Abolitionist and Educator from Ohio
Betsey Mix Cowles was an educator, and an early leader in the abolitionist and women’s rights movement in the pre-Civil War era, advocating women’s access to education, equal rights, and independence. She dedicated her life to fighting slavery and improving the status of women. Her circle of friends included like-minded individuals like Frederick Douglass, William Lloyd Garrison and Abby Kelley.
Betsy Mix Cowles was born February 9, 1810 in Bristol, Connecticut, the eighth child of Giles Hooker Cowles and Sally White Cowles. In 1811, the Cowles family settled in the town of Austinburg in Ashtabula, the most northeastern county in Ohio, where her father was a minister and where Betsy began her teaching career.
Career in Education
In the late 1820s, Betsy and her sister began opening infant schools, advocating the creation of programs to instruct the very young. In 1827 she began teaching in area schools, and in 1832 she studied in New York City, as part of the infant school movement. When Cowles was 28, she was one of the first students in the Ladies Course at Oberlin College and a member of third female graduating class in 1840.
Cowles did not marry and supported herself as a teacher and principal, and as one of the first women to serve as a school superintendent, which was very rare in the mid-19th century. She was involved in establishing a number of public schools and normal schools in the Ohio towns of Austinburg, Massillon, Canton, Hopedale and Painesville, as well as in Bloomington Illinois.
Career in the Abolitionist Movement
Betsy Mix Cowles also became actively involved in a number of abolitionist organizations, often serving in leadership positions. Beginning in 1835, Cowles served as the secretary of the Ashtabula County Female Anti-Slavery Society, which was one of the largest in the state with more than four hundred members.
She began speaking in public about the evils of slavery, and gained a reputation for her ability to articulate the importance of the anti-slavery cause. Not everyone approved of her popularity, however. Many people believed that women should not speak in public, and Cowles was openly criticized for her speeches. Despite this concern, she continued to participate in the anti-slavery movement.
African Americans were not treated as equals to white people in the new state of Ohio (1803). Enacted in 1804 and 1807, Ohio Black Codes were meant to discourage Blacks from moving to Ohio. One of these laws required Blacks to pay a $500 bond signed by two White men within 20 days of arrival in order to remain in the state. Cowles spoke out against the Black Laws, and resigned one teaching position when the school at which she was working refused to admit black students.
Opposed to the expansion of slavery into the West, she protested the Mexican War. Cowles was critical of the hypocrisy of many Ohioans, who criticized slavery, but did not want to give rights to free blacks. An advocate of immediate abolition, Cowles lectured on the moral depravity of slavery and opened her home to fugitive slaves as a station on the Underground Railroad in Ohio.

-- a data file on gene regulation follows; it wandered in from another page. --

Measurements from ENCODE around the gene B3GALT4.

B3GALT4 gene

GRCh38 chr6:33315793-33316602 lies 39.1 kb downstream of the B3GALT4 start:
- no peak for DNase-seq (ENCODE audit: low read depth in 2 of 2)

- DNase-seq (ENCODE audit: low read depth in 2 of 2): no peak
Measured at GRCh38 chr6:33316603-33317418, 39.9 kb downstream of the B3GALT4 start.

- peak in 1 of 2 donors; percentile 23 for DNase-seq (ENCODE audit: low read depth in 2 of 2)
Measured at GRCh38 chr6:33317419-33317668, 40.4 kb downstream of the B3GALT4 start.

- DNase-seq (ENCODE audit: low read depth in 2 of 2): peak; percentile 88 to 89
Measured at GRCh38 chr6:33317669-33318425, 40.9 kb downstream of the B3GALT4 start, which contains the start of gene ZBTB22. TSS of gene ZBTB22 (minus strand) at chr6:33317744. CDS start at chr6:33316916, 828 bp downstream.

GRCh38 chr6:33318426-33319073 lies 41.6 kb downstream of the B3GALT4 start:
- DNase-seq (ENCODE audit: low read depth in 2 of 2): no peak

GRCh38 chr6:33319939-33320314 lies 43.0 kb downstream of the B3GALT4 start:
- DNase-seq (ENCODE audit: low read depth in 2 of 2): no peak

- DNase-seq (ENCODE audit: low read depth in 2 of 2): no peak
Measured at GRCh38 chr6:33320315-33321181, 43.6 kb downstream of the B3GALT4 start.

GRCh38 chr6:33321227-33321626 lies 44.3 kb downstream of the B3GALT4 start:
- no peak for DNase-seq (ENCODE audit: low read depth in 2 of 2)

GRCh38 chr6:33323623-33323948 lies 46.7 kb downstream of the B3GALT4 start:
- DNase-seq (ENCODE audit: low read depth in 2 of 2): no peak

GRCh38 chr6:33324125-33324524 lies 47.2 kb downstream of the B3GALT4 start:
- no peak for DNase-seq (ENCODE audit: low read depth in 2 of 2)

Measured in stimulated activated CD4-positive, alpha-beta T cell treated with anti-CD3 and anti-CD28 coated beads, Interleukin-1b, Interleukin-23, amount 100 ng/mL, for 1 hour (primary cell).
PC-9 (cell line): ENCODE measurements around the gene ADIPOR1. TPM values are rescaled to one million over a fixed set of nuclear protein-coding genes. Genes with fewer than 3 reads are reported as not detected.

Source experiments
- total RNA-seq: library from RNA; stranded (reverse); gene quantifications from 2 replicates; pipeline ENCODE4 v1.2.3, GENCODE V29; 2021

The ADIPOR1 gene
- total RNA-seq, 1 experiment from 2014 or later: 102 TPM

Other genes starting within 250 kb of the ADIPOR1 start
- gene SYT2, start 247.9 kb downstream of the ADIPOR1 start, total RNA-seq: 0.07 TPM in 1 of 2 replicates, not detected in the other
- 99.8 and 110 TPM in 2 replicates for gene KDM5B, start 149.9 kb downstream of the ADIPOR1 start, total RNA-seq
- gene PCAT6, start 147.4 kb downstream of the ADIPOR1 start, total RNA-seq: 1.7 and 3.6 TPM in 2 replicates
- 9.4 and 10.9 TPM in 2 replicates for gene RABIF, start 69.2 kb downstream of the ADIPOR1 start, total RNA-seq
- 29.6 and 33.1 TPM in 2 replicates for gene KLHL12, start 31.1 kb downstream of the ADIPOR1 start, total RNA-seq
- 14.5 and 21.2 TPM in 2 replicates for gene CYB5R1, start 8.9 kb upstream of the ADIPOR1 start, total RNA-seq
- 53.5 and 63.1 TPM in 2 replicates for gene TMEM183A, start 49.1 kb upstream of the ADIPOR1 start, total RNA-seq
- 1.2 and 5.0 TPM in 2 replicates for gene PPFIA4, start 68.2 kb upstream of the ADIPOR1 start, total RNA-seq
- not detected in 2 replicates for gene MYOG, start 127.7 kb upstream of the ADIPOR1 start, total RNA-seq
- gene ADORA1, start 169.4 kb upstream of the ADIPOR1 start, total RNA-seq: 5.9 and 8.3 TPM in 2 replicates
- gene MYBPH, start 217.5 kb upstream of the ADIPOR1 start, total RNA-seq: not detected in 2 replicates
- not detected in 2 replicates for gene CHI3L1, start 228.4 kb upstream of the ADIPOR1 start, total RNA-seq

By 1835 Cowles was the leader of the Female Anti-Slavery Society of Ashtabula County and a well-known figure in Ohio abolitionist circles. She sang abolitionist ballads with her brother and sister as the Cowles Family Singers and wrote for the Anti-Slavery Bugle of Salem, Ohio, which was supported by William Lloyd Garrison.
Image: Betsy Mix Cowles Home and Marker
A station on the Underground Railroad
By 1845, Cowles had become a Garrisonian abolitionist through influence of feminist Abby Kelley. In 1846 and 1847 she helped produce antislavery fairs in Ohio and attended antislavery fairs and meetings in Boston, Massachusetts.
Career in Women’s Rights
Like many women who participated in the abolitionist cause, Betsy Mix Cowles became interested in women’s rights as well. While serving as principal and superintendent of girls’ schools in Canton and Massillon, Ohio in the late 1840s and early 1850s. Cowles also served as the president of the first Women’s Rights Convention in Ohio at Salem in 1850, which reflects her prominence and the respect she had earned by this time.
Delegates learned that later in the year 1850, the state of Ohio was planning to convene a new constitutional convention, and the women wanted to have input into what rights women would be granted within the new Constitution of 1851. Later that year, Cowles attended the Akron Women’s Rights Convention and gave a speech about the inequalities in the wages of men and women and became a member of the executive committee of the newly formed Ohio Women’s Rights Association.
By the late 1850s, Cowles became interested in higher education for women teachers and normal schools, which specialized in educating women specifically for the teaching profession. From 1856 through 1858, she was supervisor of practice teachers at the McNeely Normal School in Hopedale, Ohio. In 1858 she was an instructor at the Illinois State Normal School in Bloomington.
Cowles served as superintendent of public schools in Painesville, Ohio from 1858 through 1860, then taught for two years in Delhi, New York.
In 1862, she retired to Austinburg, Ohio, because of an eye ailment, and then completely lost sight in one eye in 1865, ending her career in education.
Betsy Mix Cowles died July 25, 1876.
On March 22, 2003, Cowles’ former home in Austinburg, Ohio was dedicated by the Ohio Historical Society as a known Underground Railroad station.